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Endogenous Timing in Pollution Control: Stackelberg versus Cournot-Nash Equilibria

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  • Melanie Heugues

Abstract

In the framework of international cooperation on climate change to control greenhouse gas emissions (GHG), this paper aims to shed new light on the eventuality of the emergence of a country (or a group of countries) behaving as a leader in the implementation of its environmental policy. The sequence of moves in the existing literature is usually an exogenous assumption, – known as the Cournot assumption (if countries take action simultaneously) and the Stackelberg assumption (if they act sequentially, the latter observing the strategy of the former). The main purpose here is to make the timing endogenous. To do so, we introduce a pre-play stage in the basic two-country game. Then we provide different sets of minimal conditions – on the benefit and damage functions linked to GHG emissions into the atmosphere, yielding respectively the simultaneous and the two sequential modes of play. While the results essentially confirm the prevalence of the former, they also indicate that the latter are natural under some robust conditions: a leader can emerge endogenously when implementing its environmental policy. Finally we provide sufficient conditions for a specific leader to appear. All the results come with an analysis in terms of global emissions and global welfare. No extraneous assumptions such as concavity, existence, or uniqueness of equilibria are needed, and the analysis makes crucial use of the basic results from the theory of supermodular games.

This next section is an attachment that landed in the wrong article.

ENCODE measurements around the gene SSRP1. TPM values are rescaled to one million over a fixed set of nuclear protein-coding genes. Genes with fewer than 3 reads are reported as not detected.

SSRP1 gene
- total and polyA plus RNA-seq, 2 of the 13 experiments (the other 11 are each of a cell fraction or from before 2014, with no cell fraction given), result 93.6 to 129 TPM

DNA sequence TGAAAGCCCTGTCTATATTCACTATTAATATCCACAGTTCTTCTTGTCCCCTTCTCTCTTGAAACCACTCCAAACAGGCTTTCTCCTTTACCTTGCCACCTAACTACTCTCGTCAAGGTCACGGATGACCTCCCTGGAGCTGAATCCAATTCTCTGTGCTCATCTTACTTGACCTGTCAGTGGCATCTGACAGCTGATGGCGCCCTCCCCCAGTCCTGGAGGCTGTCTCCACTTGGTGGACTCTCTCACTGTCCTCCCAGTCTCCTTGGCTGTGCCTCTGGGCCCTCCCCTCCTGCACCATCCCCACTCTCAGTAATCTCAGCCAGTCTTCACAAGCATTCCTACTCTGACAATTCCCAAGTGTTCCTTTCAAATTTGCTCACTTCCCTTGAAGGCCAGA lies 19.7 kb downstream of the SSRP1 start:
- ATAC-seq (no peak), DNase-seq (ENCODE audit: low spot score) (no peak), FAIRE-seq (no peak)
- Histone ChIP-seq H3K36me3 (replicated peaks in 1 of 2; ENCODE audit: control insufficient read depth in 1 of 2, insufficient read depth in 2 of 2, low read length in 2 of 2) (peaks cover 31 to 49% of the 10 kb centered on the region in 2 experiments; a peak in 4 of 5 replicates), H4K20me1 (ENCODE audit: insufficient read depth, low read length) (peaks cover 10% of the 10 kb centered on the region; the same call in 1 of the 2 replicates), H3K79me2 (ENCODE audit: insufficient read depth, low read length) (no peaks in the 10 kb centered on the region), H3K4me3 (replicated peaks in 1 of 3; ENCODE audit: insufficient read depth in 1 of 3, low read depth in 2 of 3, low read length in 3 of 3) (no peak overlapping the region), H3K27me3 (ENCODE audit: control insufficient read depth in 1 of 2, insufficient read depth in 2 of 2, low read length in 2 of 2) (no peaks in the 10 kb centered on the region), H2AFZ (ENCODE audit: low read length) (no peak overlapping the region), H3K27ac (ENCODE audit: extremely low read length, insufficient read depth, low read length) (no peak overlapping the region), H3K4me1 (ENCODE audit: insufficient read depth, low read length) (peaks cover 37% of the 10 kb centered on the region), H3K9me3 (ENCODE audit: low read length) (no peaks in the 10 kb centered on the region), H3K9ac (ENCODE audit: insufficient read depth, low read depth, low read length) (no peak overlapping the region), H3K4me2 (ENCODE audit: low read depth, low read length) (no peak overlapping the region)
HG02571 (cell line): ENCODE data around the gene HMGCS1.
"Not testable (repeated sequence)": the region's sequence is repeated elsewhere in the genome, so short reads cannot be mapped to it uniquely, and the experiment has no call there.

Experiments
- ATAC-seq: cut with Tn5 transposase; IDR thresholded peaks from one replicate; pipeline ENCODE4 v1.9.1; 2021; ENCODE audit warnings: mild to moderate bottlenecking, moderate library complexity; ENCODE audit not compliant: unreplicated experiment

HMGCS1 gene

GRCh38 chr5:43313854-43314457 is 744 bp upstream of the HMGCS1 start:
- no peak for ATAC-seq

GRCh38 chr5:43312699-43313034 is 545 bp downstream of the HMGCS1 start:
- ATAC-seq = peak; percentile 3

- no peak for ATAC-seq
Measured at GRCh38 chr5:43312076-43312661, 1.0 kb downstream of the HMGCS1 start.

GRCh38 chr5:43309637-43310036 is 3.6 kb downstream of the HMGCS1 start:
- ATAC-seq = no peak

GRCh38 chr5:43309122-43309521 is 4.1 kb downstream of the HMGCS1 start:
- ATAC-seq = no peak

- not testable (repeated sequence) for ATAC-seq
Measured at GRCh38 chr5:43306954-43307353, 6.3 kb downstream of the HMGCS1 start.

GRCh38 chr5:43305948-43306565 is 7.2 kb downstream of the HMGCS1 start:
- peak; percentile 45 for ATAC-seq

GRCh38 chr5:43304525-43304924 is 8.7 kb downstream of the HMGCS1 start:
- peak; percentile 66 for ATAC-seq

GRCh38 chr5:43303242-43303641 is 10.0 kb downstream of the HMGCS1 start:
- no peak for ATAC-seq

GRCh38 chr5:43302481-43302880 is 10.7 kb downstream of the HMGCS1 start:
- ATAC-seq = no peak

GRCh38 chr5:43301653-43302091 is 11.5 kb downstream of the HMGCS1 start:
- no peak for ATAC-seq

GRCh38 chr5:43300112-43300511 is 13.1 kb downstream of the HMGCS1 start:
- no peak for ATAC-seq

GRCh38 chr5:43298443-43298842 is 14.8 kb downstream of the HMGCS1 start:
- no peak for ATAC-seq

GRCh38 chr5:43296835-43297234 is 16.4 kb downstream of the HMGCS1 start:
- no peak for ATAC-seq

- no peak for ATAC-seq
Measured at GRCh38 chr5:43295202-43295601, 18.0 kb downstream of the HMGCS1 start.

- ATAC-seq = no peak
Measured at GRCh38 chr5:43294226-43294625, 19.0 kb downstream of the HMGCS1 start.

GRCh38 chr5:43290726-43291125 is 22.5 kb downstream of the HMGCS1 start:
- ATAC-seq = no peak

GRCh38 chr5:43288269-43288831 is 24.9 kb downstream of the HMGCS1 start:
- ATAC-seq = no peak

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Bibliographic Info

Paper provided by BC3 in its series Working Papers with number 2011-03.

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Date of creation: Mar 2011
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Publication status: Published
Handle: RePEc:bcc:wpaper:2011-03

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Web page: http://www.bc3research.org/

Related research

Keywords: Climate change; non cooperative game; global pollution; strategic interactions; endogenous timing; supermodular game theory;

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Cited by:
  1. Klaus Eisenack & Leonhard Kähler, 2012. "Unilateral emission reductions can lead to Pareto improvements when adaptation to damages is possible," Working Papers V-344-12, University of Oldenburg, Department of Economics, revised Jan 2012.

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